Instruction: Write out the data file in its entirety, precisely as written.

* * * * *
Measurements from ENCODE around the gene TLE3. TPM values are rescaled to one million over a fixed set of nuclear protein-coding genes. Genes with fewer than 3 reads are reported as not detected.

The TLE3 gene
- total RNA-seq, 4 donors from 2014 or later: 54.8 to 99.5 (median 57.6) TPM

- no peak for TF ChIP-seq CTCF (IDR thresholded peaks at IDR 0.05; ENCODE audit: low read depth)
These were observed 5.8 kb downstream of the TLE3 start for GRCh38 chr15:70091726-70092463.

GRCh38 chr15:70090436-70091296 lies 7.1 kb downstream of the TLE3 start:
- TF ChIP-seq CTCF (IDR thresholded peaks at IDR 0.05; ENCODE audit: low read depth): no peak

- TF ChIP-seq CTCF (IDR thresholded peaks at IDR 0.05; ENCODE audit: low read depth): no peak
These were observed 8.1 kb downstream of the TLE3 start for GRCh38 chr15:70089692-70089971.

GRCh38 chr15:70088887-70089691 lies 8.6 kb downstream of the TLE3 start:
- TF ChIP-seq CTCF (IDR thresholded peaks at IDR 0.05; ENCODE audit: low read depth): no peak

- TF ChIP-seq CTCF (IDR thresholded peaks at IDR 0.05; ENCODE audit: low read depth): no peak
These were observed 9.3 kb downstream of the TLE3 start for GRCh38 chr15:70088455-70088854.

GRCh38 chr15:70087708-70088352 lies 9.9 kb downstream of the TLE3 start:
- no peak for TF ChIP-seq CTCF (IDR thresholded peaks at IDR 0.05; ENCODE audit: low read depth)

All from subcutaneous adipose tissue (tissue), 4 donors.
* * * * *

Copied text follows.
Measurements from ENCODE around the gene TLE3. TPM values are rescaled to one million over a fixed set of nuclear protein-coding genes. Genes with fewer than 3 reads are reported as not detected.

The TLE3 gene
- total RNA-seq, 4 donors from 2014 or later: 54.8 to 99.5 (median 57.6) TPM

- no peak for TF ChIP-seq CTCF (IDR thresholded peaks at IDR 0.05; ENCODE audit: low read depth)
These were observed 5.8 kb downstream of the TLE3 start for GRCh38 chr15:70091726-70092463.

GRCh38 chr15:70090436-70091296 lies 7.1 kb downstream of the TLE3 start:
- TF ChIP-seq CTCF (IDR thresholded peaks at IDR 0.05; ENCODE audit: low read depth): no peak

- TF ChIP-seq CTCF (IDR thresholded peaks at IDR 0.05; ENCODE audit: low read depth): no peak
These were observed 8.1 kb downstream of the TLE3 start for GRCh38 chr15:70089692-70089971.

GRCh38 chr15:70088887-70089691 lies 8.6 kb downstream of the TLE3 start:
- TF ChIP-seq CTCF (IDR thresholded peaks at IDR 0.05; ENCODE audit: low read depth): no peak

- TF ChIP-seq CTCF (IDR thresholded peaks at IDR 0.05; ENCODE audit: low read depth): no peak
These were observed 9.3 kb downstream of the TLE3 start for GRCh38 chr15:70088455-70088854.

GRCh38 chr15:70087708-70088352 lies 9.9 kb downstream of the TLE3 start:
- no peak for TF ChIP-seq CTCF (IDR thresholded peaks at IDR 0.05; ENCODE audit: low read depth)

All from subcutaneous adipose tissue (tissue), 4 donors.